The Bharatiya Nyaya Sanhita, 2023 (BNS) which came into effect on the 1st July, 2024 has introduced a new provision, Section 103(2) BNS. This section specifically addresses the crime of mob lynching.

Section 103(2) BNS states that when a group of five or more individuals acting in concert commit murder motivated by race, caste, community, sex, place of birth, language, personal beliefs, or any other similar grounds, each member of that group shall be punished with the death penalty or life imprisonment or imprisonment for a term which shall not be less than 7 years. They shall additionally be subject to the payment of a fine. Section 117 (2) BNS prescribes imprisonment of up to seven years and fine if grievous injury is caused to the victim in course of mob lynching.

Cases of attempts of mob lynching may be registered under section 103 (2)/62 BNS . The punishment may be one half of the longest term of imprisonment provided for that offence, or with such fine as is provided for the offence, or with both.

The Supreme Court's ruling in Tehseen S. Poonawalla v. Union of India emphasizes the dangerous consequences of mob violence. The court asserted that a group swiftly morphing into a mob cannot usurp the legal system, arbitrarily deeming individuals guilty and dispensing justice. Such actions not only violate fundamental legal principles but are also incompatible with a civilized society founded on the rule of law. These actions undermine the legal system's authority and are deeply reprehensible.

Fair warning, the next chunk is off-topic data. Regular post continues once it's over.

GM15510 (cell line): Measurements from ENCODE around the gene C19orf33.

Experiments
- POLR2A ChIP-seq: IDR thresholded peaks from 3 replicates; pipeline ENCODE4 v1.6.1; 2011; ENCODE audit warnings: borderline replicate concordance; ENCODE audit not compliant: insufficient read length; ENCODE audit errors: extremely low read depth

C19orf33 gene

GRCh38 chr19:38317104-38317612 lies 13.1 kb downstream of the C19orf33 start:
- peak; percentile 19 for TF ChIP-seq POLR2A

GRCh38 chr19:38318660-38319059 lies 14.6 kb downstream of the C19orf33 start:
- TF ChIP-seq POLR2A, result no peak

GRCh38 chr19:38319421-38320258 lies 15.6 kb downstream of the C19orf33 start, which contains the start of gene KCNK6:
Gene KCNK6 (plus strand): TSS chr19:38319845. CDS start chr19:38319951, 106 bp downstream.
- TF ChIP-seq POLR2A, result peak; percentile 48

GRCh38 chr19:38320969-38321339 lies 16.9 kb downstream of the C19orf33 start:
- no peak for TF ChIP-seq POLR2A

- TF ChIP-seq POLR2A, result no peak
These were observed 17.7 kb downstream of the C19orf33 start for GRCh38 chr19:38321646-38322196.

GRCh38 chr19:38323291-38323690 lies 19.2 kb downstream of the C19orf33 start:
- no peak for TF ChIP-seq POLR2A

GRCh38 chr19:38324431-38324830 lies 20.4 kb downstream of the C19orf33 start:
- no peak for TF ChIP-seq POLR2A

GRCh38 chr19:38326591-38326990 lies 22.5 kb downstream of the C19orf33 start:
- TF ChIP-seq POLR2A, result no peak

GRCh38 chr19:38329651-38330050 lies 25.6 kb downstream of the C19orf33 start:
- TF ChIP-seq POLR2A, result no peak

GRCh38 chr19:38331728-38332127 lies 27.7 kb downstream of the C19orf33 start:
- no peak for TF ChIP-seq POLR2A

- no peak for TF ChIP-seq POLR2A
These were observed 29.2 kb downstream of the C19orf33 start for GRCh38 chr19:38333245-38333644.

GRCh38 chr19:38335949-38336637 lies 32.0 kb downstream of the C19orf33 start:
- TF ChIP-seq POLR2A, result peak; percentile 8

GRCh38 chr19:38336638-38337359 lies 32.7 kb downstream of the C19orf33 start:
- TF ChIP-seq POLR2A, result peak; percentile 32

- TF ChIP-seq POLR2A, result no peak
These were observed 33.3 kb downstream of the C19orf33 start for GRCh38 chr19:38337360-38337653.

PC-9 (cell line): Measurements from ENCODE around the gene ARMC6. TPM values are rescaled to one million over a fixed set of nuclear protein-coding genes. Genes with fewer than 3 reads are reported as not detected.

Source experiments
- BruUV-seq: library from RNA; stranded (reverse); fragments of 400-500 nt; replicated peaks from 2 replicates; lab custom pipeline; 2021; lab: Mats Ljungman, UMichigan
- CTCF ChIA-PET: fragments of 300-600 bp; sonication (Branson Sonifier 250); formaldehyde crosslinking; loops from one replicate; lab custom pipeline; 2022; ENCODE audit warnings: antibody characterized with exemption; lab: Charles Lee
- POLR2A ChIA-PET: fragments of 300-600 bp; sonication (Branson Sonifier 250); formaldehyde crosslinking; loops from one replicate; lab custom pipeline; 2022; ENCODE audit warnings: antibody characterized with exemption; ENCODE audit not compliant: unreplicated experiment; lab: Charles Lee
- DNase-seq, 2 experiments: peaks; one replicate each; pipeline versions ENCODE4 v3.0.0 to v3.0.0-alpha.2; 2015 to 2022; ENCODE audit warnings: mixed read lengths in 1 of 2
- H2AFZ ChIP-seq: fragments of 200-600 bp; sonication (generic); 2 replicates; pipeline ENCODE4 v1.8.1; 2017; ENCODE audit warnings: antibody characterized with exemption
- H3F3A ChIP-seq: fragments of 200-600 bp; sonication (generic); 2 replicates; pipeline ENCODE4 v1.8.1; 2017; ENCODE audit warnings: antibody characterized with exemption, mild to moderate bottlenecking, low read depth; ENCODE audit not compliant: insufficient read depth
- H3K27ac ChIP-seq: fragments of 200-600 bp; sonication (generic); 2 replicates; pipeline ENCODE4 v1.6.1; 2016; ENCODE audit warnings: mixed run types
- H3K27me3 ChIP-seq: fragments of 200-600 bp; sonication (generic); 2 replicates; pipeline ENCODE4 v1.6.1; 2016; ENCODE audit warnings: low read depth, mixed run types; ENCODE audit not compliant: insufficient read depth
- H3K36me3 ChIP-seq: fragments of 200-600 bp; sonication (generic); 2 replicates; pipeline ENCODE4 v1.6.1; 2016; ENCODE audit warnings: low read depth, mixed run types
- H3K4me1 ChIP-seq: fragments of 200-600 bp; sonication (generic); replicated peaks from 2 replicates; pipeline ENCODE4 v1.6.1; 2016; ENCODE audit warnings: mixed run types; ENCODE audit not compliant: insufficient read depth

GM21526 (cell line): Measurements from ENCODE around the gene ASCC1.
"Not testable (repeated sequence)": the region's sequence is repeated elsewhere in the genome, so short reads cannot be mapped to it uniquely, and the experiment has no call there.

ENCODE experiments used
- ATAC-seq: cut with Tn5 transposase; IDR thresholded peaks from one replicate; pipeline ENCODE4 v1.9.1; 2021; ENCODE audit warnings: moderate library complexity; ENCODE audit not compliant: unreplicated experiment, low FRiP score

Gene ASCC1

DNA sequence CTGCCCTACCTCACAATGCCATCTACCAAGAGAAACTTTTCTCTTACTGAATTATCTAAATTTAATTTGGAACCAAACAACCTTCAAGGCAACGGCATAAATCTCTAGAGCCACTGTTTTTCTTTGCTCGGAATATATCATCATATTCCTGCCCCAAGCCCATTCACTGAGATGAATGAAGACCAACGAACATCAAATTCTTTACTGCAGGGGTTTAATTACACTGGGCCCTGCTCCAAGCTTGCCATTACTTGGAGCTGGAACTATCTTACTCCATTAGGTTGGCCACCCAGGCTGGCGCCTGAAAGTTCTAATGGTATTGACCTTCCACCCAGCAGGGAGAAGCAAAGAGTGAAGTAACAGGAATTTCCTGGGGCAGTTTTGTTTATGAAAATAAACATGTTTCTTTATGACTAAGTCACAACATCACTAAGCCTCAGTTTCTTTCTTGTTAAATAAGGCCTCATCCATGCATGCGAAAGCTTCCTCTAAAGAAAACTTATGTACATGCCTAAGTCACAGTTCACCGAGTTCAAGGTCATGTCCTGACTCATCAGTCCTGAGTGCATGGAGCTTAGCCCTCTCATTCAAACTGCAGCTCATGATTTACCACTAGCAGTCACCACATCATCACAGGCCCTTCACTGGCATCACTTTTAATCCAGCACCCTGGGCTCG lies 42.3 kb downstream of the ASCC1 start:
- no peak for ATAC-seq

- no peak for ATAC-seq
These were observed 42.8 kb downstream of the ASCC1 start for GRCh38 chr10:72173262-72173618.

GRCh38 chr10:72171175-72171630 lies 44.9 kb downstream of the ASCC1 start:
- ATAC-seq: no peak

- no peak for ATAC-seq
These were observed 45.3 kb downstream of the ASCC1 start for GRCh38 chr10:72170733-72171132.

While the Bharatiya Nyaya Sanhita (Section 103, Subsection 2) addresses mob lynching, it notably omits religion as a specific motivating factor. However, the Supreme Court's judgment in the Tehseen S. Poonawalla case acknowledges the significant role religion often plays in fuelling mob violence. Recognizing this reality, several Indian states have implemented or tried to implement anti-mob lynching laws, explicitly incorporating religion as a potential driving force. These include the Manipur Protection from Mob Violence Ordinance (2018), the West Bengal (Prevention of Lynching) Bill (2019), the Jharkhand (Mob Violence and Mob Lynching Prevention) Bill (2021), and the Rajasthan Protection from Lynching Bill (2019).